The Nation

The Nation was founded in response to the Liberal success in the 1906 General Election. Edited by the radical journalist, H. W. Massingham it began publication in March 1907. During the First World War Massingham, a supporter of the Union of Democratic Control, used the journal to campaign for a negotiated peace.

During the First World War Massingham changed The Nation from a Liberal, to a Labour supporting journal. H. M. Tomlinson became literary editor and contributors to the magazine included J. L. Hammond, H. N. Brailsford, J. A. Hobson, Leonard Woolf and Harold Laski.

H. W. Massingham remained editor until April, 1923 when Joseph Rowntree decided to sell the journal to a group headed by John Maynard Keynes. Aware that Maynard Keynes was a supporter of the Liberal Party, Massingham decided to resign. Under the influence of Keynes, The Nationwas used as a vehicle to attack the economic policies of Stanley Baldwin and his Conservative Government.

In the late 1920s Keynes moved to the left. When his friend, Kingsley Martin became editor of The New Statesman in 1930, he suggested an amalgamation of the two journals. Over the next ten years the New Statesman & Nation became Britain's leading intellectual weekly.

Primary Sources

(1) Kingsley Martin wrote for The Nation after the First World War.

The Nation was edited by H. W. Massingham, a great journalist who, as Leonard Woolf put it, "was able to distill the essence of a very strange personality into every crevice of his paper." The Nation gained a great reputation by standing for a negotiated peace during the war; its attacks on Lloyd George after the war, particularly on the issue of Irish freedom, became ferocious. Massingham became increasingly a supporter of the Labour Party. He collected a brilliant group of people round him. Massingham's Nation came to an end because the Rowntrees, the principal owners of the paper, tolerant and long-suffering Quakers, at last protested that he had turned the Liberal organ into a Labour Party weekly.

(2) In The Nation H. W. Nevinson complained about the restraints placed on him while journalists such as Philip Gibbs and Hamilton Fyfe continued to report the war without official permission (12th September, 1914)

I have served as a correspondent for nearly twenty years in many countries and under all sorts of conditions. I think I know all the tricks of the trade, and I have seen many of them practised. But I cannot foresee how any correspondent could give away his country or do the smallest public injury under these regulations, even if he wanted to. Take things as they stand. Twelve of us have been selected to accompany the British Force. It is absolutely impossible to imagine men of this experience and quality giving away our country or making dangerous revelations or mistakes, even if they stood under no regulations at all. They simply would not do it. They would rather die.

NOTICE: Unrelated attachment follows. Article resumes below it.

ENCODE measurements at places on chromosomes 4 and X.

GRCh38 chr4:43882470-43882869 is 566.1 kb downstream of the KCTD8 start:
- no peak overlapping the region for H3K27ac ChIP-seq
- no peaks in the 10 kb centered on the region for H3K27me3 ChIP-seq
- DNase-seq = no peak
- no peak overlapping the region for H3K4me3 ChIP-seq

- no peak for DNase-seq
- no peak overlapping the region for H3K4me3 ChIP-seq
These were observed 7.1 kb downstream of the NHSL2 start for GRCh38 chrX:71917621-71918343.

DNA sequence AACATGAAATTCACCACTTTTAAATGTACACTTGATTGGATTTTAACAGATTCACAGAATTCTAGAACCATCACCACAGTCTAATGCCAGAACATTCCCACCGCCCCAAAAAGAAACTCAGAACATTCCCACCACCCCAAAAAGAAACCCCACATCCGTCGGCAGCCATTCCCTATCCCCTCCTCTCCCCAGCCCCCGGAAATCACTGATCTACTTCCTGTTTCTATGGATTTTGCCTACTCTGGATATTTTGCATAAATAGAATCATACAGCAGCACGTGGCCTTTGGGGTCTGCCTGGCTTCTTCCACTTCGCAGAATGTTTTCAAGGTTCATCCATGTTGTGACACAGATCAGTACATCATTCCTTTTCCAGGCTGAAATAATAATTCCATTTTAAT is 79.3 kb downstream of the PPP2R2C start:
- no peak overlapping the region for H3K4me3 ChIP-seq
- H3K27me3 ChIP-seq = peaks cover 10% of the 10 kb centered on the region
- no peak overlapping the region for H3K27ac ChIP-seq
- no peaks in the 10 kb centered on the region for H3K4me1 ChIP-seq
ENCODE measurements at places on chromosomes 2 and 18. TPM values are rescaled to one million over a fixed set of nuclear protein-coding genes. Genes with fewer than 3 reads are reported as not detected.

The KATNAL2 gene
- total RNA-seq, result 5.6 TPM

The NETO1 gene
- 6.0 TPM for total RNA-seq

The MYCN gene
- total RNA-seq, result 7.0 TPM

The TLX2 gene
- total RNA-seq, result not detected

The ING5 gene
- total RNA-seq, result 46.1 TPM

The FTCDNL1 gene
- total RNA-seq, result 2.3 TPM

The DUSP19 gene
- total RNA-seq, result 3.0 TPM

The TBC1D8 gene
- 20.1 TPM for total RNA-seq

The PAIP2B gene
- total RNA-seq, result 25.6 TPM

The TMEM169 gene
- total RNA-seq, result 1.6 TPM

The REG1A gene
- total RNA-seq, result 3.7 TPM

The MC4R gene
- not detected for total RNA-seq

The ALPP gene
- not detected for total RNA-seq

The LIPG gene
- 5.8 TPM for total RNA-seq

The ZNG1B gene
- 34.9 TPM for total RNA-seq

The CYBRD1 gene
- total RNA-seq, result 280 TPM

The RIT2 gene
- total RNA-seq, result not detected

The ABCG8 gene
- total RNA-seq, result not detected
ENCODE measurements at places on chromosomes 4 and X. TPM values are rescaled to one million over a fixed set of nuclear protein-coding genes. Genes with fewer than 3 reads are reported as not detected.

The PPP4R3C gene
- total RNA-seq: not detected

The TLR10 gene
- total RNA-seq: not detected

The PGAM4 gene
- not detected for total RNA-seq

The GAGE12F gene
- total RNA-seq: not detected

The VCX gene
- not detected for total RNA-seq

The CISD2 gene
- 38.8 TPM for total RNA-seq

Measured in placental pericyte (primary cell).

We have all engaged servants, bought horses, and weighed our kit. Everything is ready, and yet we are kept chafing here, week after week, while a war for the destiny of the world is being fought within a day's journey, and others of our colleagues are allowed to go dashing about France in motors almost up to the very front. I do not make light of their splendid courage and resource. I can only envy their opportunities. The vivid pictures they send of panic and destruction, the stories they learn from wounded and refugees, are the only accounts that the British people have been allowed to hear of the reality of the war.

(3) In his autobiography, Father Figures, Kingsley Martin described the amalgamation of the New Statesman and The Nation in 1930.

My appointment as editor of the New Statesman seemed to Keynes a golden opportunity for getting rid of a costly incubus. He wrote in August 1930 that in view of the Manchester Guardian's "very non-committal attitude to everything" he was not surprised that I was leaving. Later we had a long conversation, while, for some reason or other, he was changing his socks.

"Are you a Socialist or a Liberal?" I said, "A Socialist". I did not then understand fully what was in his mind. He had decided that England must break sharply with the Liberal tradition.

"Are you going to stand for the necessary interference with free trade and laissez-faire?"

Reassured on this point, he offered an amalgamation of the Nation with the New Statesman, only stipulating that it should not be a merger but a genuine union of the two newspapers.